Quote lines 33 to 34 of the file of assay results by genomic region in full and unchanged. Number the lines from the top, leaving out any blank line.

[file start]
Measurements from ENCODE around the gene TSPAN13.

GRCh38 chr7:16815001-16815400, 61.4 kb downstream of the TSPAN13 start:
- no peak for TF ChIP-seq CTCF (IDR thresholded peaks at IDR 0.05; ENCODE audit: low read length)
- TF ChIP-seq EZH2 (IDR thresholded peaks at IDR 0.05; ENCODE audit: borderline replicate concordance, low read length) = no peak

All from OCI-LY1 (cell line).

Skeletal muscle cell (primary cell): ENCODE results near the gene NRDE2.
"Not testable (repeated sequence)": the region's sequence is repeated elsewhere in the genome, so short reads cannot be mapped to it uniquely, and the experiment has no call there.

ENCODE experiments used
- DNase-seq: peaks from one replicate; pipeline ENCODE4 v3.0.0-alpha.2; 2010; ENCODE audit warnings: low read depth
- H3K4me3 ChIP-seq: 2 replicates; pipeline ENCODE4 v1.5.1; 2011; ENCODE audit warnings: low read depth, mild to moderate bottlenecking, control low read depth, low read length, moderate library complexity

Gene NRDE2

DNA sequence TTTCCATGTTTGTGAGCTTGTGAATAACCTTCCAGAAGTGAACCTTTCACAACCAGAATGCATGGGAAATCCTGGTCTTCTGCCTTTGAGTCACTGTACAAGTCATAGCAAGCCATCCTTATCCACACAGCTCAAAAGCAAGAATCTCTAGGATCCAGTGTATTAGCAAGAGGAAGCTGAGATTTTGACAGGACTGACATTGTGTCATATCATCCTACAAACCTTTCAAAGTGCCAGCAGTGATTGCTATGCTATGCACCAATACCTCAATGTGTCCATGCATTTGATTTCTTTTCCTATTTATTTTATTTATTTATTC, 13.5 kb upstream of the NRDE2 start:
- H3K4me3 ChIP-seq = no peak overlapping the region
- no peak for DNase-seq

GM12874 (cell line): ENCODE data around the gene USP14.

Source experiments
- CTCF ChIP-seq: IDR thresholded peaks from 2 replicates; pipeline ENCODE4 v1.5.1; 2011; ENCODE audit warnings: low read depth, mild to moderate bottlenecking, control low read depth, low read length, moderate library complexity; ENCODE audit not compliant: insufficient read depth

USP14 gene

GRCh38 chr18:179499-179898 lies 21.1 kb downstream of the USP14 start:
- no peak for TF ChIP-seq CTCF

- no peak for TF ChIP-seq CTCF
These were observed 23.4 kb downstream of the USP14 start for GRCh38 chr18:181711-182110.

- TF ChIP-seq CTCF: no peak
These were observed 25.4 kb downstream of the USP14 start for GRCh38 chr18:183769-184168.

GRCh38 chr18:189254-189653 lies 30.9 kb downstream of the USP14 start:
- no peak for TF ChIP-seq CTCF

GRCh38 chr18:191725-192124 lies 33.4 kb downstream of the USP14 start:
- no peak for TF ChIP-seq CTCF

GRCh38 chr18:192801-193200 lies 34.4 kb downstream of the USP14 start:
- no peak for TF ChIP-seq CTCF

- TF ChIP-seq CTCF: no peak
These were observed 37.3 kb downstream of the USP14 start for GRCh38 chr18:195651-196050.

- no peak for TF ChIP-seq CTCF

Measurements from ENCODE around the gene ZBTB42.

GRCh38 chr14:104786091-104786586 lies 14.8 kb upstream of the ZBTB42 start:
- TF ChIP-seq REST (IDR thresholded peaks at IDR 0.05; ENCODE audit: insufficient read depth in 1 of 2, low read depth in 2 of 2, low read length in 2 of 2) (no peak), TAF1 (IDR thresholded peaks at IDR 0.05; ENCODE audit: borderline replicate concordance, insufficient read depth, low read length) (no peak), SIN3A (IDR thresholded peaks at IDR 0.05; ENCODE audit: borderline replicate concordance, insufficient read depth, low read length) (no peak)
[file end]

- no peak for TF ChIP-seq CTCF

Measurements from ENCODE around the gene ZBTB42.